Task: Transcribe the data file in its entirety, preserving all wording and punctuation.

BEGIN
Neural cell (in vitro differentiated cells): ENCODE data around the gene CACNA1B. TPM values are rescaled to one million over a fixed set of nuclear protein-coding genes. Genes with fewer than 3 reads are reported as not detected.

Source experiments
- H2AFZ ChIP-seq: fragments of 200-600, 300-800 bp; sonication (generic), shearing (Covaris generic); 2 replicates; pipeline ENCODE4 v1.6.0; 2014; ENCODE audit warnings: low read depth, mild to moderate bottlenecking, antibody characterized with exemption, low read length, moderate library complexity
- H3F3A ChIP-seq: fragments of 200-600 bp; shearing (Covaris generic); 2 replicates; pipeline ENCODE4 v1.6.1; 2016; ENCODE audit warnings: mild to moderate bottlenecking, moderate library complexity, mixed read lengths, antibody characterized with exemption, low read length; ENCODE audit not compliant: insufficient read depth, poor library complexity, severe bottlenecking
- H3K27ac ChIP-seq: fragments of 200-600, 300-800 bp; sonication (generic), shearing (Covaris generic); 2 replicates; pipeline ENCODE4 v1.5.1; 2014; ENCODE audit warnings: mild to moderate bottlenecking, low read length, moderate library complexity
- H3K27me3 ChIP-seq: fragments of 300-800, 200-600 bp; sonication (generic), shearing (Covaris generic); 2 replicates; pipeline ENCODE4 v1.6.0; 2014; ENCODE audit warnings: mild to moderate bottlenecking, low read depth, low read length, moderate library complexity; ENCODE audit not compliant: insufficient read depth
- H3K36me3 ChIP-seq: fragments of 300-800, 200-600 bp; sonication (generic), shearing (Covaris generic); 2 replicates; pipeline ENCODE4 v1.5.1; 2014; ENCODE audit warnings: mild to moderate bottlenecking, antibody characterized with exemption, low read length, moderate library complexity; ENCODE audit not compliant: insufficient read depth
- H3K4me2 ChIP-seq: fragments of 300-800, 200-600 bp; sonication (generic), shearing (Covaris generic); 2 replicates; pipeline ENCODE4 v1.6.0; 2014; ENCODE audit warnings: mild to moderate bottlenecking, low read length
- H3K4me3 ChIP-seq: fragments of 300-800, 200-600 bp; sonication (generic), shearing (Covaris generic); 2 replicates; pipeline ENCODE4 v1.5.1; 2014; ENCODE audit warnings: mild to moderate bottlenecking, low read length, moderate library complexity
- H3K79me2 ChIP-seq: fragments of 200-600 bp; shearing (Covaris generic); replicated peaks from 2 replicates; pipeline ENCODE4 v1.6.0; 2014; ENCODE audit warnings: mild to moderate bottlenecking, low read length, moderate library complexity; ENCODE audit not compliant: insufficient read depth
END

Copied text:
Neural cell (in vitro differentiated cells): ENCODE data around the gene CACNA1B. TPM values are rescaled to one million over a fixed set of nuclear protein-coding genes. Genes with fewer than 3 reads are reported as not detected.

Source experiments
- H2AFZ ChIP-seq: fragments of 200-600, 300-800 bp; sonication (generic), shearing (Covaris generic); 2 replicates; pipeline ENCODE4 v1.6.0; 2014; ENCODE audit warnings: low read depth, mild to moderate bottlenecking, antibody characterized with exemption, low read length, moderate library complexity
- H3F3A ChIP-seq: fragments of 200-600 bp; shearing (Covaris generic); 2 replicates; pipeline ENCODE4 v1.6.1; 2016; ENCODE audit warnings: mild to moderate bottlenecking, moderate library complexity, mixed read lengths, antibody characterized with exemption, low read length; ENCODE audit not compliant: insufficient read depth, poor library complexity, severe bottlenecking
- H3K27ac ChIP-seq: fragments of 200-600, 300-800 bp; sonication (generic), shearing (Covaris generic); 2 replicates; pipeline ENCODE4 v1.5.1; 2014; ENCODE audit warnings: mild to moderate bottlenecking, low read length, moderate library complexity
- H3K27me3 ChIP-seq: fragments of 300-800, 200-600 bp; sonication (generic), shearing (Covaris generic); 2 replicates; pipeline ENCODE4 v1.6.0; 2014; ENCODE audit warnings: mild to moderate bottlenecking, low read depth, low read length, moderate library complexity; ENCODE audit not compliant: insufficient read depth
- H3K36me3 ChIP-seq: fragments of 300-800, 200-600 bp; sonication (generic), shearing (Covaris generic); 2 replicates; pipeline ENCODE4 v1.5.1; 2014; ENCODE audit warnings: mild to moderate bottlenecking, antibody characterized with exemption, low read length, moderate library complexity; ENCODE audit not compliant: insufficient read depth
- H3K4me2 ChIP-seq: fragments of 300-800, 200-600 bp; sonication (generic), shearing (Covaris generic); 2 replicates; pipeline ENCODE4 v1.6.0; 2014; ENCODE audit warnings: mild to moderate bottlenecking, low read length
- H3K4me3 ChIP-seq: fragments of 300-800, 200-600 bp; sonication (generic), shearing (Covaris generic); 2 replicates; pipeline ENCODE4 v1.5.1; 2014; ENCODE audit warnings: mild to moderate bottlenecking, low read length, moderate library complexity
- H3K79me2 ChIP-seq: fragments of 200-600 bp; shearing (Covaris generic); replicated peaks from 2 replicates; pipeline ENCODE4 v1.6.0; 2014; ENCODE audit warnings: mild to moderate bottlenecking, low read length, moderate library complexity; ENCODE audit not compliant: insufficient read depth